Canada is in an advantageous position to reach its goal of net-zero greenhouse gas emissions by 2050, a new report suggests, if governments capitalize on the right opportunities today.
“Uncertainty can either paralyze or propel us,” said Jason Dion, research director for the Canadian Institute for Climate Choices, the publicly funded, independent institute behind the report.
“On the one hand, there’s enough that we know that we can act on based on what we know … On the other hand, we are going to have to make calculated risk decisions … and if we’re placing those bets smartly and we’re hedging those bets, I think Canada has enough advantages that there’s a real win for us here.”
Monday’s report, titled Canada’s Net Zero Future, looks at more than 60 modelling scenarios, as well as consulting with experts and a review of existing research to chart multiple pathways the country could take to hit its goal — looking at different combinations of possibilities to see what drivers are consistent factors in pushing a transition.
Focusing on safe bets, with small gambles
It separates those solutions into two categories that will both require investment, Dion said: safe bets and wild cards.
Safe bets, like smart grids or electric cars, will need to be scaled up through increasingly strict policies to generate the majority of needed emissions reductions.
Wild cards are described as bets on more high-risk, high-reward technologies like hydrogen fuel cells — technologies that could play a big role, but are significantly more uncertain.
“We find that there are things that we can and should move forward with with confidence starting today, because no matter how the transition plays out, they’re always there,” Dion said.
“We need to be working on both, to get the wild cards ready for when we need them … so we need to do pilot projects, research and development, even public investment to get these things off the ground. But that can’t distract us from the work that we have to do on safe bets.”
Canada’s goal of hitting net zero follows recommendations from the United Nations’ Intergovernmental Panel on Climate Change which has stated that 2050 is the year global emissions need to be lowered to limit global temperature increase to 1.5 C.
That number, a target of the Paris agreement, is the lowest temperature increase that would avoid the most catastrophic consequences of climate change, scientists have said.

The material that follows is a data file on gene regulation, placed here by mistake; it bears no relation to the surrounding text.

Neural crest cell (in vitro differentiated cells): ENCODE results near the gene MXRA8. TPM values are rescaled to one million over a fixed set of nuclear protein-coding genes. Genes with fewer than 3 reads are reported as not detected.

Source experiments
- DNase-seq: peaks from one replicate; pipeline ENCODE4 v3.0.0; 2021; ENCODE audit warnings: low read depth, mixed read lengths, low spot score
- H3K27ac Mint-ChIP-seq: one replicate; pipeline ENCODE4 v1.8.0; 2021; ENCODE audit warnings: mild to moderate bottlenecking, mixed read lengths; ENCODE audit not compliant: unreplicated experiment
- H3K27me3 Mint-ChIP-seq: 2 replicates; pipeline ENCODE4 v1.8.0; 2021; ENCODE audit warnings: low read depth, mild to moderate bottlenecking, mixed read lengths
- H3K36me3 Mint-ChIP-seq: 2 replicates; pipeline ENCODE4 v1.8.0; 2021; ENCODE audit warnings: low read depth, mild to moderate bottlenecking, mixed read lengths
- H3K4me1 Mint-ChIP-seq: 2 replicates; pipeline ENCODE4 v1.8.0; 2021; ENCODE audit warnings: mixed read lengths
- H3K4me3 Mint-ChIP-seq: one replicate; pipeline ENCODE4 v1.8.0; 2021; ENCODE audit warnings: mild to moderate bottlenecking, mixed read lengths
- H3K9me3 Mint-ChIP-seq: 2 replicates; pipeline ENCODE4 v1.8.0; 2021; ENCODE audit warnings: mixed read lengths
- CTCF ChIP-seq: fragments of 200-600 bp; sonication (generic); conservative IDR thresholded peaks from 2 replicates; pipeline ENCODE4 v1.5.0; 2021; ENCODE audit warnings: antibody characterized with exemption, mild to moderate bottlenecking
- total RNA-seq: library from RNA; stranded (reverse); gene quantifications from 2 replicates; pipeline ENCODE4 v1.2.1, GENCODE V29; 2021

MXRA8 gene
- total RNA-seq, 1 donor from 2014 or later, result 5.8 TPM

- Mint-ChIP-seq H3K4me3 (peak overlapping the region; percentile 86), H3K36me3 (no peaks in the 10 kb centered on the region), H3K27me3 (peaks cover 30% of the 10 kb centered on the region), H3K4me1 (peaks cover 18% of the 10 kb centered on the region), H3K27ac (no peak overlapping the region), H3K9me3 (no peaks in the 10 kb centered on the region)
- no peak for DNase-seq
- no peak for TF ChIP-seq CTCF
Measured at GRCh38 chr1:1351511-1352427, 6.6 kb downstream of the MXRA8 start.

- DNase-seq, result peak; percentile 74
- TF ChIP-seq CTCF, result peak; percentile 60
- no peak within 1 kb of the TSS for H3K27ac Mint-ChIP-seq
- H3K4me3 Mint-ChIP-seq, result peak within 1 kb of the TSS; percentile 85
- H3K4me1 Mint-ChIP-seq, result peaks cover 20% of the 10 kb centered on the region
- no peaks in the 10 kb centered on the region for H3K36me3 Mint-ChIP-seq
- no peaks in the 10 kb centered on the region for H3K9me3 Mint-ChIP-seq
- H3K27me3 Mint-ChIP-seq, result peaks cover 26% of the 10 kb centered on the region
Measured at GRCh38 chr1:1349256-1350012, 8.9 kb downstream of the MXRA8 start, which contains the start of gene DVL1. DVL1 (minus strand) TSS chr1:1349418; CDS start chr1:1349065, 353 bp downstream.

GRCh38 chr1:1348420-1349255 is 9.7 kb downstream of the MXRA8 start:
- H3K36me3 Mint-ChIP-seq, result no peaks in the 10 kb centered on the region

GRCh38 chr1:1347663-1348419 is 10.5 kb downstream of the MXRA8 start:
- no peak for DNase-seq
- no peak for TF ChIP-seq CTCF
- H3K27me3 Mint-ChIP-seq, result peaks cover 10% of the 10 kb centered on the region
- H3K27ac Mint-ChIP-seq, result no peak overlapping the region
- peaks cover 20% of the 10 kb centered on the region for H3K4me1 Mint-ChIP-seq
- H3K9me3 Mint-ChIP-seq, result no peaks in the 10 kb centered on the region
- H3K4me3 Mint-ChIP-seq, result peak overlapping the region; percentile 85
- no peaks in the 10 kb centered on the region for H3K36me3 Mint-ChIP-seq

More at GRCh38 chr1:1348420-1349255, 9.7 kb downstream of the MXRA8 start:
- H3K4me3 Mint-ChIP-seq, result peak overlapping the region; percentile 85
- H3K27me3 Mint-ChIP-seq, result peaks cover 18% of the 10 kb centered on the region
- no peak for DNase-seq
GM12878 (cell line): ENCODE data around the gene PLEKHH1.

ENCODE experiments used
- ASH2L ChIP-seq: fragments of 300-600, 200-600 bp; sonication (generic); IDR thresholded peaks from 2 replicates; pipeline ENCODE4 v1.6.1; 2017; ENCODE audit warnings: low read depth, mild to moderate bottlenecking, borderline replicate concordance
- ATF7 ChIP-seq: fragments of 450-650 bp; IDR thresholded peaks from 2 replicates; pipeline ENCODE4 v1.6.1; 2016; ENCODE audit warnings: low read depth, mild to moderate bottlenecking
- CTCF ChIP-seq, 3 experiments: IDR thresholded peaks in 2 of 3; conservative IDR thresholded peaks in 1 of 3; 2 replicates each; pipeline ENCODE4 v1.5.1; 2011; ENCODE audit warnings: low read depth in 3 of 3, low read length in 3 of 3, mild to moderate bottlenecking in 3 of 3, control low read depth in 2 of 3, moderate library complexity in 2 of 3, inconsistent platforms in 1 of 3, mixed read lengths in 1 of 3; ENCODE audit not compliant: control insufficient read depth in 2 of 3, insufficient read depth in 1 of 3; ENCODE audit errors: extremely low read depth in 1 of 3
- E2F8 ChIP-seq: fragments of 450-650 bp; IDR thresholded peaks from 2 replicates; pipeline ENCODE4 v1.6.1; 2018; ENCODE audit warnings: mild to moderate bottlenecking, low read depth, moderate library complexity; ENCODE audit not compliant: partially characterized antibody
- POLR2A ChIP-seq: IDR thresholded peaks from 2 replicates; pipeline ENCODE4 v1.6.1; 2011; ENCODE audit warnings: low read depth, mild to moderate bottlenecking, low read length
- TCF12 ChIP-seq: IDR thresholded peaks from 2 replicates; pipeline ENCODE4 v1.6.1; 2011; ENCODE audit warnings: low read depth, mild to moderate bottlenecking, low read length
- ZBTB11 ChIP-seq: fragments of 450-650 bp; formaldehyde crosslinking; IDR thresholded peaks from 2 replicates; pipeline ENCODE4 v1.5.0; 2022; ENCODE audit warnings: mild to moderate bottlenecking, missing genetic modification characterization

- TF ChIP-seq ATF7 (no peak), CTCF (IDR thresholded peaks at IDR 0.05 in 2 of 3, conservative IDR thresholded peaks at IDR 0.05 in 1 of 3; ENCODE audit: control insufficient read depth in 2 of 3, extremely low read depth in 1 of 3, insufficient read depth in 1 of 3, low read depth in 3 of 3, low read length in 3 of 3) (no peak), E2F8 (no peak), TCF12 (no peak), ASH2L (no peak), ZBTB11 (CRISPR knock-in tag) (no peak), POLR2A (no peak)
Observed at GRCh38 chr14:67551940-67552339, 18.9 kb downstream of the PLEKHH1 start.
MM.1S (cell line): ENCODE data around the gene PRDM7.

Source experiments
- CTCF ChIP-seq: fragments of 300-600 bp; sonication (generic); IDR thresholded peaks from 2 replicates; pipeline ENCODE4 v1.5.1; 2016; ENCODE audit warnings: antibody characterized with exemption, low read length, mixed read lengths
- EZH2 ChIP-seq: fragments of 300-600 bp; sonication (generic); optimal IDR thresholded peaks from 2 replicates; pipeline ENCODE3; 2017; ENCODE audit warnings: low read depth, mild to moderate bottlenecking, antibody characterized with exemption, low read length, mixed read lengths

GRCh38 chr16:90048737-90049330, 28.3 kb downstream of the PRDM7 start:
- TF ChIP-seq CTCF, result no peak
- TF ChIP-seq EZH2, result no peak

Dion said it’s vital to start thinking about climate change, not just for the serious environmental and health impacts it poses, but for economic risks that could come from market responses — for example rising demand for electric vehicles or lower global demand for oil — which he said can arise on a larger scale independent of any domestic policy choices.
Oil and gas knowledge an asset
He said Canada could have an edge in delivering green tech, with assets like its landmass, resources and top energy minds at its disposal.
“I think often we assume, Canadians assume, that their oil and gas sector makes a net zero transition a challenge for Canada. And certainly it does come with some challenges. But, also, the same expertise and capacity that exists in that sector also creates a lot of opportunities,” he said.
He described how technologies like biofuel, geothermal energy production or carbon capture often rely on the same types of engineering expertise that’s used in the oil industry.
“There’s certainly some alignment there … and so, there’s some advantages. That’s not to say that this is sort of a simple slam dunk in terms of a transition. We have to think about the match of skill sets that might exist.”
Some major geothermal projects are already in the works in Alberta, while other oil companies say they’ve reached net-negative emissions by capturing more carbon than their operations produce.
Sara Hastings-Simon said she sees the report as cutting through the noise of the multiple solutions across multiple sectors that will be needed to hit net zero.
She’s a research fellow with the University of Calgary’s School of Public Policy and a senior researcher with the Payne Institute for Public Policy at the Colorado School of Mines. While she didn’t work on this report, she serves on the institute’s clean growth panel.
“I think we have a tendency to look at some of the solutions … through the lens of the way that we do things today,” she said. “Any solution is going to have drawbacks, and we tend to focus on the drawbacks without thinking so much about the benefits.”
She shared an example of how talk of electric vehicles often centres around challenges, like how drivers will need to stop to charge their vehicles on long trips.
“That, of course, is very different from our experience today,” she said.
“But I imagine if we were used to driving electric vehicles and someone proposed that we should start using internal combustion engines, we would come up with a big list of things that seem kind of crazy in comparison … you’re going to have to take it to someone to change the oil [or] you won’t be able to operate it inside enclosed areas because it would create fumes that kill you.”
Hastings-Simon said the time is right for new conversations around opportunities for sectors like transportation or electricity — and that those conversations centre transitions or developments as opportunities in and of themselves.
“We have a limited amount of government funds, and we really need to prioritize those into areas that are going to be growth areas going forward,” she said.
The full report can be read on the Canadian Institute for Climate Choices website.